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US Officials: Don’t Eat Romaine Grown in Salinas, California

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A man shops for vegetables near romaine lettuce for sale at a supermarket in California, where the first death from the E. coli outbreak in 2018 was reported. (Frederic J. Brown/AFP/Getty Images)

UPDATE: 3:25 p.m., Nov. 26

KQED has confirmed four cases in California related to the E. coli outbreak: in Marin, Ventura and Orange counties, and in a fourth unidentified small county in Northern California.

In two of cases, both patients—a Marin County resident in September and an Orange County resident in October—were not hospitalized and have since recovered. No details were confirmed about the other two cases.

Reporting by Peter Jon Shuler


More Lettuce News

This original article from the Associated Press was published Nov. 22:

U.S. health officials on Friday told people to avoid romaine lettuce grown in Salinas because of another food poisoning outbreak.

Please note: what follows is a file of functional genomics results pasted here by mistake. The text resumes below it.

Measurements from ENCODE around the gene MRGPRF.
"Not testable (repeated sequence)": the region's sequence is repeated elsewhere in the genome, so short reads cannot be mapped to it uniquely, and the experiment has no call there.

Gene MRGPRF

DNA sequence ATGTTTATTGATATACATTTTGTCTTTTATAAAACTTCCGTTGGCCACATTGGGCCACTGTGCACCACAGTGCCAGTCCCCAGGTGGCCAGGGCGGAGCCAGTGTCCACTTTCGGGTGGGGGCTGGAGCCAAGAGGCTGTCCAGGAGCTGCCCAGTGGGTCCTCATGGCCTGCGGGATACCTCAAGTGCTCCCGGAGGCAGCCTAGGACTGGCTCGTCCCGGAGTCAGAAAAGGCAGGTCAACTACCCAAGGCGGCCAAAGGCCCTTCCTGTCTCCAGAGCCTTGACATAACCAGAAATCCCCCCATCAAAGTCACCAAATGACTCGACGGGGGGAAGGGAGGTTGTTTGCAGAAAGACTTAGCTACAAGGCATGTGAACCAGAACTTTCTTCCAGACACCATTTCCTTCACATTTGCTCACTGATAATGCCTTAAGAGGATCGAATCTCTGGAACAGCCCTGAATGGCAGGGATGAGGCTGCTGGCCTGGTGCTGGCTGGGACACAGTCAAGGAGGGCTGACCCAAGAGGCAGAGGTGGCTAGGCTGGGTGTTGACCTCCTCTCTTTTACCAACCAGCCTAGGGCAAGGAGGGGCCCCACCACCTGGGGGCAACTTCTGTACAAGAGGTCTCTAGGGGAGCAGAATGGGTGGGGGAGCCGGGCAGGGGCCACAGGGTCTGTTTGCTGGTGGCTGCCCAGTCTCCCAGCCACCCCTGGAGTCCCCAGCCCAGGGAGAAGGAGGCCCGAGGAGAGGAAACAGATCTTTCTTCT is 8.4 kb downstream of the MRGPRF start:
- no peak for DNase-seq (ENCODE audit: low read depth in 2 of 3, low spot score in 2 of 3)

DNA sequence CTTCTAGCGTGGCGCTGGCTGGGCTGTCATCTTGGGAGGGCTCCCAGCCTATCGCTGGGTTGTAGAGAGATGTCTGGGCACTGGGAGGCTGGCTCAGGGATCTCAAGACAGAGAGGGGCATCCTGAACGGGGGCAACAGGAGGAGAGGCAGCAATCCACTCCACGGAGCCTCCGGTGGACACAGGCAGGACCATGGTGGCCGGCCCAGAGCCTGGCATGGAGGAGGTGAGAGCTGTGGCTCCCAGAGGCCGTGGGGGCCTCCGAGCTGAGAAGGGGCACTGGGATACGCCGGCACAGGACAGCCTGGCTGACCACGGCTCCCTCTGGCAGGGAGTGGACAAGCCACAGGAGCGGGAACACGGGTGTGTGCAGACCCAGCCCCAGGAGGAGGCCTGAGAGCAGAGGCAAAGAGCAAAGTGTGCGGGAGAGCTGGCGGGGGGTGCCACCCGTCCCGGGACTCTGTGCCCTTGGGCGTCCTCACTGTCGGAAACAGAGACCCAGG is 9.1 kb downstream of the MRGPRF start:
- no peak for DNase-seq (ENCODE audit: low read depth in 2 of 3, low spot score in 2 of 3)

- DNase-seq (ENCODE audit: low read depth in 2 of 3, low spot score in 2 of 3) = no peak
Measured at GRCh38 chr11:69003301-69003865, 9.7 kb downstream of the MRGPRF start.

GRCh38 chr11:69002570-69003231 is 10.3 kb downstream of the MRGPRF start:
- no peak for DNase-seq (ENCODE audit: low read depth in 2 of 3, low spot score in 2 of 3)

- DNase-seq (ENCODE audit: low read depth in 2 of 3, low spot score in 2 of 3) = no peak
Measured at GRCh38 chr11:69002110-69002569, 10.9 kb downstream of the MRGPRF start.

The warning comes almost exactly one year after a similar outbreak led to a blanket warning about tainted romaine.

The officials urged people not to eat the leafy green if the label doesn’t say where it was grown. They also urged supermarkets and restaurants not to serve or sell the lettuce, unless they’re sure it’s grown elsewhere.

Officials say the warning applies to all types of romaine from the Salinas region, include whole heads, hearts of romaine and pre-cut salad mixes that have romaine.

The U.S. Food and Drug Administration is investigating an E. coli outbreak that has sickened 40 people in more than a dozen states. The agency said its inquiry led investigators to farms in Salinas and that they were looking for the contamination source.

Romaine has been tied to repeated food poisoning outbreaks, including the one right before Thanksgiving last year. It’s not clear exactly why romaine keeps sickening people, but food safety experts note the difficulty of eliminating risk for produce grown in open fields and eaten raw.

“It’s very, very disturbing. Very frustrating all around,” said Trevor Suslow of the Produce Marketing Association.


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